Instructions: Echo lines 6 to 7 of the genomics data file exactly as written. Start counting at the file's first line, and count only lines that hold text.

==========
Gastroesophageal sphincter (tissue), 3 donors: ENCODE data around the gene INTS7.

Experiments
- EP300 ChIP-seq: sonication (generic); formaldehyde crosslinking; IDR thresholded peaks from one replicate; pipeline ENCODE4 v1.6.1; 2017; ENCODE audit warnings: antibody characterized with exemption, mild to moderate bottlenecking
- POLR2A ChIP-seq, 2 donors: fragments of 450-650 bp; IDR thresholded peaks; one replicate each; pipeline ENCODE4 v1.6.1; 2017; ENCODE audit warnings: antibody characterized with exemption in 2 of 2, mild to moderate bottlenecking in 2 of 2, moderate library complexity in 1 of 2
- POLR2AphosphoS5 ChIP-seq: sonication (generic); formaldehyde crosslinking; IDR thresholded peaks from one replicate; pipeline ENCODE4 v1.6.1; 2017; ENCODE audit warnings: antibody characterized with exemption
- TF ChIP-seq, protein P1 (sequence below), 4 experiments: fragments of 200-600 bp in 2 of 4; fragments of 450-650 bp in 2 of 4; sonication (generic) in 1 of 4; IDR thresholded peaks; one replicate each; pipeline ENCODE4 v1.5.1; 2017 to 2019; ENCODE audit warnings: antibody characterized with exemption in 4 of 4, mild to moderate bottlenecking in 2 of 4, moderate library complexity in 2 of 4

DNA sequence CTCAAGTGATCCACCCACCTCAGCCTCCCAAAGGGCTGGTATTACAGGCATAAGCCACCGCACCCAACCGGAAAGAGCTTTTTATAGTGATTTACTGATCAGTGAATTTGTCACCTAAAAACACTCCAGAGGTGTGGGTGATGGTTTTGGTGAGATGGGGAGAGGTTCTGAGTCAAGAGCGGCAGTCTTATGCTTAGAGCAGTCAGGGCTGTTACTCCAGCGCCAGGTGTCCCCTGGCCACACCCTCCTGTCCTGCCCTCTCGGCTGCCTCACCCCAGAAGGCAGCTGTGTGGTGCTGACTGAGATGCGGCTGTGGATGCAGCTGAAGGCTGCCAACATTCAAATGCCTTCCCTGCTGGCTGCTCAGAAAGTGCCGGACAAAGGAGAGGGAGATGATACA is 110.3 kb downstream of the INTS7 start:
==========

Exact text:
- TF ChIP-seq, protein P1 (sequence below), 4 experiments: fragments of 200-600 bp in 2 of 4; fragments of 450-650 bp in 2 of 4; sonication (generic) in 1 of 4; IDR thresholded peaks; one replicate each; pipeline ENCODE4 v1.5.1; 2017 to 2019; ENCODE audit warnings: antibody characterized with exemption in 4 of 4, mild to moderate bottlenecking in 2 of 4, moderate library complexity in 2 of 4

DNA sequence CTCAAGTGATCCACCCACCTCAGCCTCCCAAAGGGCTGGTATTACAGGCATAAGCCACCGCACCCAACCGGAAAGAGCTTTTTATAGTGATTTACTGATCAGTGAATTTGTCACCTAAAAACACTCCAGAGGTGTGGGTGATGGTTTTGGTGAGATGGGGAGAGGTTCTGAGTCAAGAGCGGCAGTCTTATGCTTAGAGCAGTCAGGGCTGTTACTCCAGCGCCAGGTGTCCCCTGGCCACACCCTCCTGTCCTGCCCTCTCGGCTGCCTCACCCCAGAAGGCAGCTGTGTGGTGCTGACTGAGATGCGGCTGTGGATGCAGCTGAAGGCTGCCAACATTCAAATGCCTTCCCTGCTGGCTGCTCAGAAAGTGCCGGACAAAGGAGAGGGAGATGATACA is 110.3 kb downstream of the INTS7 start: